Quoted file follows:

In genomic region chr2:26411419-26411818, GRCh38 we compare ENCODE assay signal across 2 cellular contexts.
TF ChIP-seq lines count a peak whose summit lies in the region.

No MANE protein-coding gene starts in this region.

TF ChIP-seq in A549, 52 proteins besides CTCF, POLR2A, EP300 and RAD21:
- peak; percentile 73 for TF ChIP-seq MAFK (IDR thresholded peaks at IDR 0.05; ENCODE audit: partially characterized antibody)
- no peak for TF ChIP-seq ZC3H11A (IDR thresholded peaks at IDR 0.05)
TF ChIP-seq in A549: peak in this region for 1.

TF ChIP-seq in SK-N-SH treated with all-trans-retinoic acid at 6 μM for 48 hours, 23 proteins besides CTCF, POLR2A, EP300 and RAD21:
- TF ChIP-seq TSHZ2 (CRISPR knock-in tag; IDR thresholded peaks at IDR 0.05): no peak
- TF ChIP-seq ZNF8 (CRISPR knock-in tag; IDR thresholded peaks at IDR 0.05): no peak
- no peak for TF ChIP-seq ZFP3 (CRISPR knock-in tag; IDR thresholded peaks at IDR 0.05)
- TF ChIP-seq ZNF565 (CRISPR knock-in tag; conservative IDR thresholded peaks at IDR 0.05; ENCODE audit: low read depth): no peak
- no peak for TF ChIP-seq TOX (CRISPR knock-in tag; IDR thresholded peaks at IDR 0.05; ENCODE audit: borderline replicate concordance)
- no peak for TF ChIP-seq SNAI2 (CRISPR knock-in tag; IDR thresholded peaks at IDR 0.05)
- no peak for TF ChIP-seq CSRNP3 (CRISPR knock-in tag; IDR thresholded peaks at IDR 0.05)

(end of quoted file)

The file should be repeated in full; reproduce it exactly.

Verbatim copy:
In genomic region chr2:26411419-26411818, GRCh38 we compare ENCODE assay signal across 2 cellular contexts.
TF ChIP-seq lines count a peak whose summit lies in the region.

No MANE protein-coding gene starts in this region.

TF ChIP-seq in A549, 52 proteins besides CTCF, POLR2A, EP300 and RAD21:
- peak; percentile 73 for TF ChIP-seq MAFK (IDR thresholded peaks at IDR 0.05; ENCODE audit: partially characterized antibody)
- no peak for TF ChIP-seq ZC3H11A (IDR thresholded peaks at IDR 0.05)
TF ChIP-seq in A549: peak in this region for 1.

TF ChIP-seq in SK-N-SH treated with all-trans-retinoic acid at 6 μM for 48 hours, 23 proteins besides CTCF, POLR2A, EP300 and RAD21:
- TF ChIP-seq TSHZ2 (CRISPR knock-in tag; IDR thresholded peaks at IDR 0.05): no peak
- TF ChIP-seq ZNF8 (CRISPR knock-in tag; IDR thresholded peaks at IDR 0.05): no peak
- no peak for TF ChIP-seq ZFP3 (CRISPR knock-in tag; IDR thresholded peaks at IDR 0.05)
- TF ChIP-seq ZNF565 (CRISPR knock-in tag; conservative IDR thresholded peaks at IDR 0.05; ENCODE audit: low read depth): no peak
- no peak for TF ChIP-seq TOX (CRISPR knock-in tag; IDR thresholded peaks at IDR 0.05; ENCODE audit: borderline replicate concordance)
- no peak for TF ChIP-seq SNAI2 (CRISPR knock-in tag; IDR thresholded peaks at IDR 0.05)
- no peak for TF ChIP-seq CSRNP3 (CRISPR knock-in tag; IDR thresholded peaks at IDR 0.05)